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Shaandar Shaan

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> Shaandar Shaan, News, articles etc.
Sharmila-Sweet
post May 29 2012, 02:14 PM
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Death of the Bollywood Playback Singer
By Rajiv Vijayakar, May 29, 2012 - 08:19 IST

He is not only a Bengali like Kishore Kumar but also shares his birthplace-Khandwa in Madhya Pradesh - with his idol. Shantanu Mukherjee, known to the world as Shaan, is the son of composer Manas Mukherjee, who passed away when Shaan was 13.

As a child, Shaan began by singing ad jingles, remixes and cover versions. He sang the line Taaqat se daregi duniya hamari in the song Kitni hai pyari pyari dosti hamari in the 1989 Parinda. "This was at the dubbing stage, so Panchamda (R.D.Burman) was not present," recalls the singer. "They needed a voice for the children playing Jackie Shroff and Nana Patekar."

It was in 1996 that Shaan and his sister Sagarika made their debuts with the album Naujawan, which did quite well. Subsequent albums included 'Love-ology' and 'Tanha Dil'. He was anchor on Zee Sa Re Ga Ma Pa and recorded his first film song for the 1999 film Pyaar Mein Kabhi Kabhi. 'Musu Musu Haasi' and 'Woh Pehli Baar' were both huge hits.

The beginner's luck continued with songs like, 'Toone Mujhe Pehchana Nahin' (Raju Chacha), 'O Re Kanchi' (Asoka), 'Nikamma Kiya Iss Dil Ne' (Kyaa Dil Ne Kahaa) and 'Woh Ladki Hai Kahaan' and 'Koi Kahe' (Dil Chahta Hai). Soon Shaan spun assorted chartbusters like 'Mohabbat Hai Mirchi' from the latter film, 'Jadoo Hai Nasha Hai' (Jism), 'It's The Time To Disco' and 'Kuch To Hua Hai' (Kal Ho Naa Ho), 'Subha Ho Gayi Maamu' (Munna Bhai MBBS), 'Shikdum' (Dhoom) and more. Hits in films like Dus, Lakshya, Hum Tum, Kabhi Alvida Naa Kehna, Fanaa, Partner, Jab We Met, and Saawariya followed, but after this came a lull as trends changed.

"That was an insecure phase for me," notes Shaan. "My success was so unexpectedly good with back-to-back hits for five years, that I was wondering why and how things seemed to go into a tailspin just when I was getting better as a voice and as a singer. First they wanted the pop kind of voices that affected singers like Udit Narayan and Kumar Sanu, and later they wanted novel voices who were not necessarily good playback singers. High-pitched Sufi kind of vocals that are in vogue now are also not my field."

Smiles Shaan, "But now I have come to terms with the fact that the honeymoon is over for not just me but all the proper playback singers. Though I had hits like 'All Is Well' and 'Behti Hawa Sa Tha Who' in 3 Idiots and 'Dil Leke Dard-E-Dil' (Wanted) from 2009 onwards, I realised that music directors did not have as much control as stars and music companies on who sings a song. I also realised that the link between an actor's persona and his voice no longer existed!"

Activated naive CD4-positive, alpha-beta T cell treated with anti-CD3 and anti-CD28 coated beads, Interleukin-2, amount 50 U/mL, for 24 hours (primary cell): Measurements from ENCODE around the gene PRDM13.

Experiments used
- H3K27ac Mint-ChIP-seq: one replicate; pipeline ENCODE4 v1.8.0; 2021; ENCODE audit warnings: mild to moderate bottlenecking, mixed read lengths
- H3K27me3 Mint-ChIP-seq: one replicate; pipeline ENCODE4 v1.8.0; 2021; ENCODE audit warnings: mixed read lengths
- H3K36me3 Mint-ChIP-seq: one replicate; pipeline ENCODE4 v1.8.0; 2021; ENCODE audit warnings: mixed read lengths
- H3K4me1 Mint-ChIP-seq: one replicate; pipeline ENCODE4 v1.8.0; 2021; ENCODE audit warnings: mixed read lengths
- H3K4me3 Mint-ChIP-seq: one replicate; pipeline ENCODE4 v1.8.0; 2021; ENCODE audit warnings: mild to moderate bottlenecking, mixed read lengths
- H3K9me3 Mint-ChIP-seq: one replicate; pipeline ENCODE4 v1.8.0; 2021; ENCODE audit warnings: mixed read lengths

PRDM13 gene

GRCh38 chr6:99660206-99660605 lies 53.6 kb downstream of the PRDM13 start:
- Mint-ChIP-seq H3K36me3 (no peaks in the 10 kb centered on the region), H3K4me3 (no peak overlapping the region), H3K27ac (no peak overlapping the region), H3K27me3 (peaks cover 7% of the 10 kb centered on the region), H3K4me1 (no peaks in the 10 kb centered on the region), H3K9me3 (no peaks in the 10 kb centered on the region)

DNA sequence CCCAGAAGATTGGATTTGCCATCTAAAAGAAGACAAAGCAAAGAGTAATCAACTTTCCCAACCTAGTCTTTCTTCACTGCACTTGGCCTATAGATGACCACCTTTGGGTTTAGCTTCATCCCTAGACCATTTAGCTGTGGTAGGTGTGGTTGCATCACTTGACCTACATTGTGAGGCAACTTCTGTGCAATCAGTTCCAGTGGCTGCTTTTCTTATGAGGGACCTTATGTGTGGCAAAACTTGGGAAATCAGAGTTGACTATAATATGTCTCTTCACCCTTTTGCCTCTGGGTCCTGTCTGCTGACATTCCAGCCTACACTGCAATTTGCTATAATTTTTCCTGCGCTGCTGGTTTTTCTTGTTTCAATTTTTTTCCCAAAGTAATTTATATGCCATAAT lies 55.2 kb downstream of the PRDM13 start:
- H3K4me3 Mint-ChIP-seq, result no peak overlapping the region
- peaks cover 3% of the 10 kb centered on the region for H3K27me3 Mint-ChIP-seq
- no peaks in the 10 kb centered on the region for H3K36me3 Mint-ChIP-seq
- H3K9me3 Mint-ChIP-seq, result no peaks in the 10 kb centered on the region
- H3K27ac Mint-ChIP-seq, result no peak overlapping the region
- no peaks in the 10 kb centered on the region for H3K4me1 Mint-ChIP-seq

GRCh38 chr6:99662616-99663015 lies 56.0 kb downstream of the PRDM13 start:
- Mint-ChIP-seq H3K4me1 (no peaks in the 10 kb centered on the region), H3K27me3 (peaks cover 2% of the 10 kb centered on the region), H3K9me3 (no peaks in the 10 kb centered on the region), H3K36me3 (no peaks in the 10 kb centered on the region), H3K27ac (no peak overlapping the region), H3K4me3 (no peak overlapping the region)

However, Shaan is convinced that it is always good singing that ensures credibility, respectability and an enduring quality in both songs and careers. "In an era where a hit only means whatever is promoted more and you have to create a noise on television and Twitter, I still believe in voice quality and vocal projection, which we playback singers have been having right from the time of Mohammed Rafisaab and Kishoreda. I am now doing the show 'Jo Jeeta Wohi Superstar' and everyone's a Sufiana voice-there is no playback material! I think it's the tonality that gives a character to a song or actor. Today, I do not see a voice that carves an image in one's mind. What we get is an impression of an uncouth, uneducated and sometimes characterless individual rather than a man of calibre or a hero!"

Shaan has himself been the first voice of actors like Dino Morea, Arjun Rampal, Zayed Khan, Riteish Deshmukh, Harman Baweja and Jackky Bhagnani. He expresses gratitude for the fact that Abhishek Bachchan in his earlier films would often insist on Shaan as his voice. "Anu Malik, Himesh Reshammiya, Shankar-Ehsaan-Loy and Vishal-Shekhar supported me a lot then. Now Sajid-Wajid are giving me some really good songs, like in Teri Meri Kahaani. I am also doing the theme track of Pritam's Ferrari Ki Sawaari. There are other smaller films coming up."

Shaan is also buoyed up about albums. "I am using this time to explore and discover nuances within me," says the singer. "I am going to try ghazal and maybe even Sufiana songs. My two Bengali albums on Rabindra Sangeet, Khola Hawa and Bodo Asha Korey sold over 75,000 units in this era of a slump in physical sales. I am hopeful that any good music will do well even now."

Shaan is indeed comfortable in the space he is now. "I keep doing television. I am planning to revive some of my father's compositions by re-creating them for today's generation. I just want to keep getting better and better," he says.

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